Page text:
I have a confession to make; one that will surprise and possibly upset you: I have seen more episodes of 2002's Twilight Zone revival starring Forest Whitaker than I have the original Rod Serling-led series that ran from 1959 to 1964. Over the years I've seen a few on late night TV, and usually not paying much attention to boot - I've probably "seen" more episodes via Simpsons parodies (or 1983 feature film remakes) than the right way. It's depressing, really.
But a recent acquisition of the series boxed set (a newly packaged version from RLJ that is hitting stores on November 19th) has given me the opportunity to fix that. This post is part of a new limited series column, where I will go through a disc at a time and offer some highlights on each as I make my way down the path of being a much more educated genre fan (not to mention someone who will understand 7-8% more "Treehouse of Horror" gags). Join me, won't you?
Season 1, Disc 2
Time Enough At Last
Perchance To Dream
And When The Sky Was Opened
What You Need
The Four Of Us Are Dying
Third From The Sun
I Shot An Arrow Into The Air
Favorite Episode: And When The Sky Was Opened
This was a tough one, as all of these were pretty great (I even liked my "Not a Classic" pick!). "Time Enough At Last" seems to be the most famous of this lot (meaning, it's the one I've seen parodied the most), but Burgess Meredith's wife's cartoonish villany towards reading kind of deflates it a bit (honestly, it was probably my second least favorite of the eight). But "Sky" I knew nothing about, and unlike the other space-centric episodes on this disc, it didn't have a big twist that I was able to see coming due to having been ripped off by 900 other genre stories. Nope, just a straight up mystery about the crew of a flight being wiped from existence, with Rod Taylor as the only man alive who remembers that he had TWO crewmates, not one.
And* I particularly liked the structure, where we learn that someone's missing before a flashback reveals how it actually played out - it allows the episode to be a bit more of a puzzle than most, and helps make it a bit sadder in retrospect, as once we realize that Taylor isn't crazy (as he seems at first), we realize that it'll happen to him as well, just as he's completely earned our sympathies. This wouldn't have worked as well (if at all) if it was told completely in order, so kudos to Serling (working off a Richard Matheson story) for pulling that off. But really, on the whole this disc is loaded with A-episodes, though I was a bit surprised to see that not a single one of them focused on a female character.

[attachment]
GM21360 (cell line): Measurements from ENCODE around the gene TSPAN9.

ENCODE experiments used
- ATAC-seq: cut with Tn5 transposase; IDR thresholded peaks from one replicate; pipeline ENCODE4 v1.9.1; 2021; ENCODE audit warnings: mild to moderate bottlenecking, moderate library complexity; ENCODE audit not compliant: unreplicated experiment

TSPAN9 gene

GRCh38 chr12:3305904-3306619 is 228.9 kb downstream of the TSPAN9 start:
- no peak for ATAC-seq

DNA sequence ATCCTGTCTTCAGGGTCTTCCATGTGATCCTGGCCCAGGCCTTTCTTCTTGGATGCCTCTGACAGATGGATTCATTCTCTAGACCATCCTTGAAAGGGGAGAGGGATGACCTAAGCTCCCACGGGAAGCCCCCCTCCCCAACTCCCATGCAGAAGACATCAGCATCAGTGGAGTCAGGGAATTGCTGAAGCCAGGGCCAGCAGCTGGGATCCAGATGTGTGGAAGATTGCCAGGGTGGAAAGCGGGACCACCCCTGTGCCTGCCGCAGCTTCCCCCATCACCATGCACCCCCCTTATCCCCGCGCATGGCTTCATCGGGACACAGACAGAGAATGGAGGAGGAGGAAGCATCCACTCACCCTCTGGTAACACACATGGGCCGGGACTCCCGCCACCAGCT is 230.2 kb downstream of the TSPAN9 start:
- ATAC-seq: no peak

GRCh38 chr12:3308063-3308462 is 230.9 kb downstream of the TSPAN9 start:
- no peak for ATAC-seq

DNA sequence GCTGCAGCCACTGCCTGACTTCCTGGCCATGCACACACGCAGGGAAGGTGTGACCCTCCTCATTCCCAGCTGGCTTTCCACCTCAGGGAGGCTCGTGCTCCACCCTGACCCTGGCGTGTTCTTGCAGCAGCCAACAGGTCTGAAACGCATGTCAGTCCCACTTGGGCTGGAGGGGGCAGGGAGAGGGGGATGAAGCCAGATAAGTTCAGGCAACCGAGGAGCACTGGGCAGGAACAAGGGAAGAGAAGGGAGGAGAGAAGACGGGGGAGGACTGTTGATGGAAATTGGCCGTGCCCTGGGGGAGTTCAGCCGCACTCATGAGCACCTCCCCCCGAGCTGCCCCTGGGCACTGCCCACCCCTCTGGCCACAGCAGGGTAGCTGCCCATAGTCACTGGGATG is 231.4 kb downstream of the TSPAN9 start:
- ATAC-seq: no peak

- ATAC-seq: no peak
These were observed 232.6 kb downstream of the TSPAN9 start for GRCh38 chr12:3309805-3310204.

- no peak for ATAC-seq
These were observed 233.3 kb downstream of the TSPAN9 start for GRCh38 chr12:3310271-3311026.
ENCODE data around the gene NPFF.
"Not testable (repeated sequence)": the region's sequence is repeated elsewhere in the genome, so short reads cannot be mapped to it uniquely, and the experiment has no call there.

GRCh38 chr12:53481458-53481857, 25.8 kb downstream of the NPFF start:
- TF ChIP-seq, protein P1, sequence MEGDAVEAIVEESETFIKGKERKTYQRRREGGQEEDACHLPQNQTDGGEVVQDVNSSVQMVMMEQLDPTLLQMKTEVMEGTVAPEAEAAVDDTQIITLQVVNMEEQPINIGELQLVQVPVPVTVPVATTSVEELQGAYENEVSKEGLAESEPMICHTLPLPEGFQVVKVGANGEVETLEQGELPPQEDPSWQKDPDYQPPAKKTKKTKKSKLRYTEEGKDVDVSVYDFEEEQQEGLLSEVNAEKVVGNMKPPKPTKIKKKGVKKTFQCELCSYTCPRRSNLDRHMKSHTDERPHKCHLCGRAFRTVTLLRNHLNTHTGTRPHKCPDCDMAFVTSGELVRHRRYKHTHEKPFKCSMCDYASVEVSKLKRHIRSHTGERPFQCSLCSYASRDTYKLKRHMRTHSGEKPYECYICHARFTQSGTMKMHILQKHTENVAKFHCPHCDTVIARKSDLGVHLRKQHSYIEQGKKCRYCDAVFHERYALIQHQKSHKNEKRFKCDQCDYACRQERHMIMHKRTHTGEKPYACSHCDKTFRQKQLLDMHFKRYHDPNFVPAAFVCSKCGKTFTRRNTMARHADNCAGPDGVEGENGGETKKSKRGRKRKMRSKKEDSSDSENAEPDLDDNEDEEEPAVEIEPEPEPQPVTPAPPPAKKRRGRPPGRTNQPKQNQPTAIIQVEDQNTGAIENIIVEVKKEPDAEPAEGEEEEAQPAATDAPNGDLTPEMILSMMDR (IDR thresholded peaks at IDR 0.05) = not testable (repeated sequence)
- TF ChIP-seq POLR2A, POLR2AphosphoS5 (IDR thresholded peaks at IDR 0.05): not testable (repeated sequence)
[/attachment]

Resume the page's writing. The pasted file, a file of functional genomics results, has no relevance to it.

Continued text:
Not A Classic: Perchance To Dream
I almost gave this to "I Shot An Arrow...", because it had the exact same twist (albeit inverted), as the previous episode and thus it felt a bit repetitive. But modern audiences are most likely watching out of order via syndication and thus I can give it a pass. So the "honor" goes to "Perchance", which isn't a total dud but is a bit aimless at times, and the hero's plight wasn't as interesting to me as the other episodes (though I did like the visual style of the carnival scenes). I didn't even notice it when I watched, but when going back to double check episode names and such, I discovered that it was the first episode of the series that wasn't written by Serling himself (Charles Beaumont was the writer), making my minor indifference toward it a bit amusing in hindsight. But really, if this is the disc's "low" point then it's a damn fine collection.
None really; a pre-Birds Rod Taylor was the closest match I saw, but that was the era of his biggest popularity and thus there's no "look how young he looks!" appeal. However, "The Four Of Us Are Dying" was composed by a young Jerry Goldsmith, so that was a nice little surprise.
*I also like that the episode title began with "And". The "rule" is you're not supposed to start off a sentence with "and", but my hero Jim Steinman quite cleverly used it as the first word on the first song of Bat out of Hell II ("And I would do anything for love..."), which sort of bridges it with the first album. So as a result I almost always use it to start off a paragraph in many of my reviews as a sort of tribute.